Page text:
Blocking DNA-repairing protein could help beat glioblastoma

Glioblastoma can be difficult to treat because therapies typically only affect some tumor cells, while leaving others undisturbed. University of Leeds scientists may have found a workaround though: A protein in the brain that, when blocked, boosts the effectiveness of radiotherapy in destroying glioblastoma cells.

Glioblastoma is the most common malignant brain tumor in adults, and also the most aggressive. The Leeds team found that a particularly treatment-resistant subgroup of tumor cells, dubbed Glioblastoma Stem Cells (GSCs), contain a large amount of the protein, RAD51, which sabotages radiotherapy.

“Radiotherapy damages the DNA in the glioblastoma cells—but the RAD51 helps them to repair this damaged DNA, meaning they can repopulate the tumour,” said lead author Susan Short, a professor of clinical oncology and neuro-oncology at the University of Leeds, in a statement. “By targeting RAD51 with an inhibitor, we were able to make these GSCs more sensitive to the effects of radiotherapy, helping remove the tumour.”

The researchers harvested tumor cells from glioblastoma patients and, using immunofluorescence microscopy, showed that these cells have higher levels of RAD51 than normal brain cells. They then treated the cells with an inhibitor and radiation.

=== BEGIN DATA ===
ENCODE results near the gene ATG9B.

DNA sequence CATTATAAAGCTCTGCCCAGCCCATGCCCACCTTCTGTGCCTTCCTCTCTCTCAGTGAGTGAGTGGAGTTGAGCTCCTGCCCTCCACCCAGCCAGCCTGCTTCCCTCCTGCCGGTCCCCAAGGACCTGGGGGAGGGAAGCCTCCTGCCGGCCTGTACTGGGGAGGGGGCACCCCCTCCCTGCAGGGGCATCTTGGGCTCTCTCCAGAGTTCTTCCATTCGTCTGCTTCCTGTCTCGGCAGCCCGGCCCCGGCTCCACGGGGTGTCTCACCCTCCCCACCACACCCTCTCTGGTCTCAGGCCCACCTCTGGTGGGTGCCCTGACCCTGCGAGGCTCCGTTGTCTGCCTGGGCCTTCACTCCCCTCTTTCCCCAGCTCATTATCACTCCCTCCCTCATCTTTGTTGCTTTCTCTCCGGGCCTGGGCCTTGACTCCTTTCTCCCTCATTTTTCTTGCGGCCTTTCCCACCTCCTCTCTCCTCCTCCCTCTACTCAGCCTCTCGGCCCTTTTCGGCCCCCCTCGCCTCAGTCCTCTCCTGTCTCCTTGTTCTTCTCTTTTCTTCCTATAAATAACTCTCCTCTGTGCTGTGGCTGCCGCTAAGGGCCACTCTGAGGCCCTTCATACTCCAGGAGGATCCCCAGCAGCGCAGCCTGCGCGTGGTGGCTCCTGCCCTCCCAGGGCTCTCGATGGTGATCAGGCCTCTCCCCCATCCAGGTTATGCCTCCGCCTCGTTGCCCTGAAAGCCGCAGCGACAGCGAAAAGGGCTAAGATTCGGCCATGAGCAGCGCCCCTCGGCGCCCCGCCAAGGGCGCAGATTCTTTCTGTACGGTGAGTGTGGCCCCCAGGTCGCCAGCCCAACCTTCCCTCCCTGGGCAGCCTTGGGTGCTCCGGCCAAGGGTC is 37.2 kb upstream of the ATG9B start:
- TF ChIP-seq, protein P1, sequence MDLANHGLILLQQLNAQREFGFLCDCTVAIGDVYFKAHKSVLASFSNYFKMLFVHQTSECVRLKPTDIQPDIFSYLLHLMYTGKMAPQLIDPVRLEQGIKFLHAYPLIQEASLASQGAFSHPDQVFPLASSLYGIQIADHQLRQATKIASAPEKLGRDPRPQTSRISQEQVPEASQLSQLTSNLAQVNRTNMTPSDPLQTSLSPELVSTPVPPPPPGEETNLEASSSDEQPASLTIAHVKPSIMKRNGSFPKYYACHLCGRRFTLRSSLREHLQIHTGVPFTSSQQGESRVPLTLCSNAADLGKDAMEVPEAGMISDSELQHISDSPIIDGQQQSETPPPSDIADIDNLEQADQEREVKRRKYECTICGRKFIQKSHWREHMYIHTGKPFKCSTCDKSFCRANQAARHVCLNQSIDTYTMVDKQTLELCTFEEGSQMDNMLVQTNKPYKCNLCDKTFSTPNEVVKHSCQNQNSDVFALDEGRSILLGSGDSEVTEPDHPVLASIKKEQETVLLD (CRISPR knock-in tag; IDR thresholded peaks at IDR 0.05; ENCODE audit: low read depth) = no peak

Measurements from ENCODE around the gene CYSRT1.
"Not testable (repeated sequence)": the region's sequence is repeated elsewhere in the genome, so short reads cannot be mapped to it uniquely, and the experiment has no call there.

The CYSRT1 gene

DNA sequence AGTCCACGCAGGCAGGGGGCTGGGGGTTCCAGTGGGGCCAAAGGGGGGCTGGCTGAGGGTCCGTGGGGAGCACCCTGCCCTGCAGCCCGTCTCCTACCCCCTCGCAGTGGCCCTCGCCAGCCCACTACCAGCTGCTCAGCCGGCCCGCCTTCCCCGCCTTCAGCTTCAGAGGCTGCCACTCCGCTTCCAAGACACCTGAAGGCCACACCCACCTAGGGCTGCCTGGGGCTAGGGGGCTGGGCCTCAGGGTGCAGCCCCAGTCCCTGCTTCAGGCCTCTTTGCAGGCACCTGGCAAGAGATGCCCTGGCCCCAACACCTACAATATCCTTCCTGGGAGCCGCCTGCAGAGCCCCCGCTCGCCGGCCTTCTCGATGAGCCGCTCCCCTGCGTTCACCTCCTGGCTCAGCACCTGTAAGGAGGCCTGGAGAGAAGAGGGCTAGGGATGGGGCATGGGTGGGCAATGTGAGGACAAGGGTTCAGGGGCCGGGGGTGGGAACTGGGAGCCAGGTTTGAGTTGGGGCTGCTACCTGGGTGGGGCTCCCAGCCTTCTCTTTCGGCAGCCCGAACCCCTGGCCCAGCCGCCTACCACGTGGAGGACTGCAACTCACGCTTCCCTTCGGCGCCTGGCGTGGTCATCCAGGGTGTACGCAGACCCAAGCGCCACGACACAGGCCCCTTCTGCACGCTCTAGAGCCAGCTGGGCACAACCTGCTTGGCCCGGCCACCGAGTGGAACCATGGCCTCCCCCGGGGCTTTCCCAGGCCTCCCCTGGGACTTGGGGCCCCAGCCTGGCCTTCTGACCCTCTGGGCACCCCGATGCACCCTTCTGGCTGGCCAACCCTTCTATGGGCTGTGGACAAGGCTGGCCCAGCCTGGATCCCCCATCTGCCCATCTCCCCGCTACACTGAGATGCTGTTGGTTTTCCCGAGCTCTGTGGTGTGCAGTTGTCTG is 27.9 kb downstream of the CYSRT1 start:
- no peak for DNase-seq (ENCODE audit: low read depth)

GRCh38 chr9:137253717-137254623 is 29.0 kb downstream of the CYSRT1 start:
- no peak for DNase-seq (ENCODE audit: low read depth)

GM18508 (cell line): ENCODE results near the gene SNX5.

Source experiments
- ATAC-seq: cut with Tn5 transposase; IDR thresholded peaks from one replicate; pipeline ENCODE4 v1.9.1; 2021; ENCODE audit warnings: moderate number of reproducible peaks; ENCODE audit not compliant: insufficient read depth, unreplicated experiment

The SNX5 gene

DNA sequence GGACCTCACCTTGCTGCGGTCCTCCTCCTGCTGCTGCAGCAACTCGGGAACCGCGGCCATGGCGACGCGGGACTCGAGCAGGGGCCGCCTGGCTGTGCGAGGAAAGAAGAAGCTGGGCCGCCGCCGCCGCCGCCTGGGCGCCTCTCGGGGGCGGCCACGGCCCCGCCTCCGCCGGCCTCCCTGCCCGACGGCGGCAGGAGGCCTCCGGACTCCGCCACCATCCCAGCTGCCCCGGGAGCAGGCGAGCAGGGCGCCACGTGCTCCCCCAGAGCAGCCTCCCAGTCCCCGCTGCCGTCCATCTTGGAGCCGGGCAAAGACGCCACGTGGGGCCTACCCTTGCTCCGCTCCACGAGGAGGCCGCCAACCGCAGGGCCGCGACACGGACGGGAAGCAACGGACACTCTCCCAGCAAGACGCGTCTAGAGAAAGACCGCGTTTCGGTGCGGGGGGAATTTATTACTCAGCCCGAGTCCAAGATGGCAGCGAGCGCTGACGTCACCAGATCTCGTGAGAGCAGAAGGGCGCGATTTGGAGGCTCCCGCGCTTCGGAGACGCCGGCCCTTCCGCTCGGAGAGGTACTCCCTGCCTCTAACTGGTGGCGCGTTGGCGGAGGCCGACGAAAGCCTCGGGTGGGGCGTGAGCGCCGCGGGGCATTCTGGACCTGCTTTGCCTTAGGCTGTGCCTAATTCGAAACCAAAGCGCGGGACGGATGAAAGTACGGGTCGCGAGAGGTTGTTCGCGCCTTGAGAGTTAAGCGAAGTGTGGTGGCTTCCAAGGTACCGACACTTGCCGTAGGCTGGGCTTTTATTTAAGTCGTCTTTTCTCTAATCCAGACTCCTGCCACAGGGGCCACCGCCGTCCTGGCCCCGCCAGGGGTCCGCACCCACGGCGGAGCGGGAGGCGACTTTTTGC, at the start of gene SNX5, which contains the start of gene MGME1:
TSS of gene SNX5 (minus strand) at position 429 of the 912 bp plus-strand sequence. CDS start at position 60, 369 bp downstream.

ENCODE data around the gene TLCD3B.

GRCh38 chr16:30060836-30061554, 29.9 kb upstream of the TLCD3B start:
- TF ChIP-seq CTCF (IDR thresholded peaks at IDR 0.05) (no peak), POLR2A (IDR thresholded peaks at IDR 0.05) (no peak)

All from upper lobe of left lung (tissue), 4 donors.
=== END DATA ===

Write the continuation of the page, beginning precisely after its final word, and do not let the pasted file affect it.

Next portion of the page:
“This promising study in cells and mice may have found a way to cut off the tumour’s fuel supply, which could one day help treatments target the disease more precisely and effectively,” said Dr. Justine Alford, senior science information officer at Cancer Research UK, which funded the study. “But more research is needed to find out if this strategy could be safe and effective in people.”

Scientists have long been seeking an effective treatment for glioblastoma, which generally has a poor prognosis. The American Brain Tumor Association pegged the two-year survival rate for adults at 30%.

In September, researchers from the University of Southampton found that suppressing a group of enzymes called ADAMs may slow the growth and spread of glioblastoma. In a similar approach, Ohio State scientists blocked the enzyme PRMT5, pushing tumor cells into senescence and reducing tumor growth. And in April, a group from Ottawa Hospital Research Institute discovered that inhibiting the oncostatin M receptor prevented tumor stem cells from forming new tumors in mouse brains.